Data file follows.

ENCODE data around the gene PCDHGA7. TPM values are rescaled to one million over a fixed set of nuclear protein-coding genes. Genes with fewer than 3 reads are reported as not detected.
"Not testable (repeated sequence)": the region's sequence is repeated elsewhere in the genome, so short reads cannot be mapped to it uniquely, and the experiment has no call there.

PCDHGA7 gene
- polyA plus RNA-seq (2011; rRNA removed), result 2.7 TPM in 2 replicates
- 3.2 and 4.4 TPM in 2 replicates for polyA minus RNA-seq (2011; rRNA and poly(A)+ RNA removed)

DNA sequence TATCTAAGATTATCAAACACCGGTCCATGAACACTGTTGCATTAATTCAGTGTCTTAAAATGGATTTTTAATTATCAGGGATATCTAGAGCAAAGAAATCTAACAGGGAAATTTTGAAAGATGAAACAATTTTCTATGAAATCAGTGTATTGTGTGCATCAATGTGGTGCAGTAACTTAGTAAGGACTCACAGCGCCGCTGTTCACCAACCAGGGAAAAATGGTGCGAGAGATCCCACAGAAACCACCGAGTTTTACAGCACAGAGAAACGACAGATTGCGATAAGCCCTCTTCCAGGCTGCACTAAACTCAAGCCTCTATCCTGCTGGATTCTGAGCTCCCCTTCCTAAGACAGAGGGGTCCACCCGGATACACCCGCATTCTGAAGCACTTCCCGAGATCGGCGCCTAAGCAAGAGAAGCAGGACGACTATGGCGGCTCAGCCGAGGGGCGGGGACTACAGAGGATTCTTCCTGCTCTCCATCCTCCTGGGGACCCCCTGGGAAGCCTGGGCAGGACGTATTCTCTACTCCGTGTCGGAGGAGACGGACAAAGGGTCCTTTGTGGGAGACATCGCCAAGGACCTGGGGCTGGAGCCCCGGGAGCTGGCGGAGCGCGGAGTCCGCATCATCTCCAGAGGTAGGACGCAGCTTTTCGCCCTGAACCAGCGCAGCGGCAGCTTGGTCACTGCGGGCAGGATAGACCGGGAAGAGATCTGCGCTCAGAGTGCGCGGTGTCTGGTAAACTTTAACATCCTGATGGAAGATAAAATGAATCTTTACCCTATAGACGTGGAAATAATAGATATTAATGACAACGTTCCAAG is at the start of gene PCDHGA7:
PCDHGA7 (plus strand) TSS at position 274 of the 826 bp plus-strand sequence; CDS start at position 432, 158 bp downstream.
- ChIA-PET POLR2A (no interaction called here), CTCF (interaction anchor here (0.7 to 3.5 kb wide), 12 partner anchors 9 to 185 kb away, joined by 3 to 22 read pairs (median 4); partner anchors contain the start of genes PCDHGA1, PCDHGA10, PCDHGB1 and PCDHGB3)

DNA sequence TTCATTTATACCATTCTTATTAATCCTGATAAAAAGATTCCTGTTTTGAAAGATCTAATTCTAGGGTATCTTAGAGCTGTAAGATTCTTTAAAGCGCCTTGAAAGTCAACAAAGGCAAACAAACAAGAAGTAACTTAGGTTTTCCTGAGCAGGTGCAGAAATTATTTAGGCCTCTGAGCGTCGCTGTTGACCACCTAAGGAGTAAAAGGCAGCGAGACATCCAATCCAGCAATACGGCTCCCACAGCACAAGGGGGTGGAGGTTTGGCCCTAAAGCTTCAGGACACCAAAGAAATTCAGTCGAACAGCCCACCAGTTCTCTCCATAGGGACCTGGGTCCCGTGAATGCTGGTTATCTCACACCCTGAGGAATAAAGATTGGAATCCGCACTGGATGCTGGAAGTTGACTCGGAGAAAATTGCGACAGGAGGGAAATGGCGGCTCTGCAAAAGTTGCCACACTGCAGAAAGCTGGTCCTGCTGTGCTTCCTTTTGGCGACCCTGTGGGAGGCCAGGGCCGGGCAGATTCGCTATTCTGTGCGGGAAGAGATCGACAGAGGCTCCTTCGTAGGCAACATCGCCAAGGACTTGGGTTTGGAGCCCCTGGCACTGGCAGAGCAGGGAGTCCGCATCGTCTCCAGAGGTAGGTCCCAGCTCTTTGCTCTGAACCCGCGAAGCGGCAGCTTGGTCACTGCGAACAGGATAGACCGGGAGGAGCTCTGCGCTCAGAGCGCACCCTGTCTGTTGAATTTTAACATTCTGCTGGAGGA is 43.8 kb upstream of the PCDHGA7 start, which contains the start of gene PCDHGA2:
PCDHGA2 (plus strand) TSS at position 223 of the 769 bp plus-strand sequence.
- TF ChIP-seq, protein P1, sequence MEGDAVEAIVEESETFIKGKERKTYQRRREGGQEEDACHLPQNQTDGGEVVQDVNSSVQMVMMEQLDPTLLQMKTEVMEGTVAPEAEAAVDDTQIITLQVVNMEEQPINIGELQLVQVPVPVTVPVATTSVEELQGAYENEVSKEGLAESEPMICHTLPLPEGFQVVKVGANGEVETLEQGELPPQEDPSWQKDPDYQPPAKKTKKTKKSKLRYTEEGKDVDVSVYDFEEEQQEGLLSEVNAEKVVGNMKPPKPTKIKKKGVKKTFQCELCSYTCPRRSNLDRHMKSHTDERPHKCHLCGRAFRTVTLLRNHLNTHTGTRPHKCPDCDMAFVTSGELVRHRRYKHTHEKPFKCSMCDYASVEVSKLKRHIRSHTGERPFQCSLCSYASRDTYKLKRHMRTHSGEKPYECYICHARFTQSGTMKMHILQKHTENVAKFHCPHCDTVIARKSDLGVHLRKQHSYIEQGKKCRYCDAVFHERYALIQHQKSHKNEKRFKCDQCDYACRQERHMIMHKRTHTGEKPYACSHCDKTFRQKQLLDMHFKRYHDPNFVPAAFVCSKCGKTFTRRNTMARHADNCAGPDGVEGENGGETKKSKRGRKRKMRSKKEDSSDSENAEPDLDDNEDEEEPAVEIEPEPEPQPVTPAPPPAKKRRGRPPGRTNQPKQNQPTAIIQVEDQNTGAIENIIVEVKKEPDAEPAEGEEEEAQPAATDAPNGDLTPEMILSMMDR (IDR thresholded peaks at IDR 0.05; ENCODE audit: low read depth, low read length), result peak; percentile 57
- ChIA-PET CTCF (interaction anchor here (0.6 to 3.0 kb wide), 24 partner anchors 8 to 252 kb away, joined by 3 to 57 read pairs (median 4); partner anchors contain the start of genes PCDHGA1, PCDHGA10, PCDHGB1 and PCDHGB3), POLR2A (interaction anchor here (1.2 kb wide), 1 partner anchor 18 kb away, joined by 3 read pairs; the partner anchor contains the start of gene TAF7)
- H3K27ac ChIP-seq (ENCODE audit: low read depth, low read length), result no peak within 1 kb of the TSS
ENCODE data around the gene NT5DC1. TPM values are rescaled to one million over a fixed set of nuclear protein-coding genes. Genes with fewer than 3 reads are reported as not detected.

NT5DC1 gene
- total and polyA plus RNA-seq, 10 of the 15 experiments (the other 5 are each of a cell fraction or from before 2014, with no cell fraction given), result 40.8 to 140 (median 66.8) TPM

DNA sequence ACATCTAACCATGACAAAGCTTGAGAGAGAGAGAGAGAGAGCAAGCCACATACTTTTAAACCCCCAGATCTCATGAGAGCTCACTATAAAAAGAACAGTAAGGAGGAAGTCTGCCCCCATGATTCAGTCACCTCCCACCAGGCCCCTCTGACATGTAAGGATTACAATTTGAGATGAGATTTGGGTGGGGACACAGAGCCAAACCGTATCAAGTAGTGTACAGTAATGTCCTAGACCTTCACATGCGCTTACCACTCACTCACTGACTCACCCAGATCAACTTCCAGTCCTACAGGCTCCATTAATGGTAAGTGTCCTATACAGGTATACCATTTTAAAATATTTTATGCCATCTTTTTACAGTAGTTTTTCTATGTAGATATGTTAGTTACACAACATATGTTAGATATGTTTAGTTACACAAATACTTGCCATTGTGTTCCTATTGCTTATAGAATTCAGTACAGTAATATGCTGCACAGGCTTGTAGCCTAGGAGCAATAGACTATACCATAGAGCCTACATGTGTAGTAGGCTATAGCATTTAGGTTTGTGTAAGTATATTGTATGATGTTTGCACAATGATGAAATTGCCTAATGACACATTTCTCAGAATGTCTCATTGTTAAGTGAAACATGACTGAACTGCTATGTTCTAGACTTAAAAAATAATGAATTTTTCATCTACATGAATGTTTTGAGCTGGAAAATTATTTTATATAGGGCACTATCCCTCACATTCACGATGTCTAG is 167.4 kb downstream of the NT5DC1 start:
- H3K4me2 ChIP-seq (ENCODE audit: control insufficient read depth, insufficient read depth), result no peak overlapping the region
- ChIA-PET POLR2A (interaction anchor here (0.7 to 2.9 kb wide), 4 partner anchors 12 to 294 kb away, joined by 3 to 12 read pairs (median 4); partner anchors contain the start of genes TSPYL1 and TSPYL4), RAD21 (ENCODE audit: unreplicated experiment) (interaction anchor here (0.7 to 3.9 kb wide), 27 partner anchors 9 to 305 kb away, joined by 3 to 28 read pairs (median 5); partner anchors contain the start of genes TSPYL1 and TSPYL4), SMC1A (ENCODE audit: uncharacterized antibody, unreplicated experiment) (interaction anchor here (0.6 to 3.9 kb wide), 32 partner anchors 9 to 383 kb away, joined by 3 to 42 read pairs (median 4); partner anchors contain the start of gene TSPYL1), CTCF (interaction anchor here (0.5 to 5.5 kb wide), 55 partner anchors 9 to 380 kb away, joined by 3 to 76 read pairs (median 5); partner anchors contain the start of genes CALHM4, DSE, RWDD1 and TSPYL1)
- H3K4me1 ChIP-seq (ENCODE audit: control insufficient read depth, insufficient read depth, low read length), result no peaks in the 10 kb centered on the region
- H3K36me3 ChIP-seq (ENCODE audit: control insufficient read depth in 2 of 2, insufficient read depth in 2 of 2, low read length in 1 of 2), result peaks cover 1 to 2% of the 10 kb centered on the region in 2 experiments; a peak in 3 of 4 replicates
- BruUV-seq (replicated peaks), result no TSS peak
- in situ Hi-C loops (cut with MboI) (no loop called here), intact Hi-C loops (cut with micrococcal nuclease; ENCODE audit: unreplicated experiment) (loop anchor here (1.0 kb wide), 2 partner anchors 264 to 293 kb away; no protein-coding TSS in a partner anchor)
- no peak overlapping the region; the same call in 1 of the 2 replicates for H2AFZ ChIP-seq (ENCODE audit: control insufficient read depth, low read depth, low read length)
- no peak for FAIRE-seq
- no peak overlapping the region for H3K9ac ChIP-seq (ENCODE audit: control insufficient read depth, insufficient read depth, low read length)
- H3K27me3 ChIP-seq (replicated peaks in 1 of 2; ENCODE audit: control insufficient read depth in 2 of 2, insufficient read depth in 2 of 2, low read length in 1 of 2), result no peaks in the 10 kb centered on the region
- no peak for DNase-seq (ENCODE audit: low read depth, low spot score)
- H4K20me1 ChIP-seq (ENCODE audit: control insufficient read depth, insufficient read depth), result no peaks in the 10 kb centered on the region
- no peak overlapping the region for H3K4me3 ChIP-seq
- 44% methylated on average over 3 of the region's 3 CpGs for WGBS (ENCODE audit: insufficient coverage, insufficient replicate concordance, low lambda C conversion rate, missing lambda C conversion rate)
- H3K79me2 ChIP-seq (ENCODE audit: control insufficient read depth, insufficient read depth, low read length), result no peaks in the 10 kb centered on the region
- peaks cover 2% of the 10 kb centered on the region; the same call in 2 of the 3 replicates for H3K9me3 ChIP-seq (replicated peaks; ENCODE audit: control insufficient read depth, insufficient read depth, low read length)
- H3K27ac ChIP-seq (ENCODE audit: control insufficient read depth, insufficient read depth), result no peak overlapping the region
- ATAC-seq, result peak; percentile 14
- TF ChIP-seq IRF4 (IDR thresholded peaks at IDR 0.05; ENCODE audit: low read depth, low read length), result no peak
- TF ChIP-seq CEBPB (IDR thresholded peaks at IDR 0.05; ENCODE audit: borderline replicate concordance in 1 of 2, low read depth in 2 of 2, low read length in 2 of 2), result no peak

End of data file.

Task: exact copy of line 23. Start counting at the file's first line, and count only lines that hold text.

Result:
- in situ Hi-C loops (cut with MboI) (no loop called here), intact Hi-C loops (cut with micrococcal nuclease; ENCODE audit: unreplicated experiment) (loop anchor here (1.0 kb wide), 2 partner anchors 264 to 293 kb away; no protein-coding TSS in a partner anchor)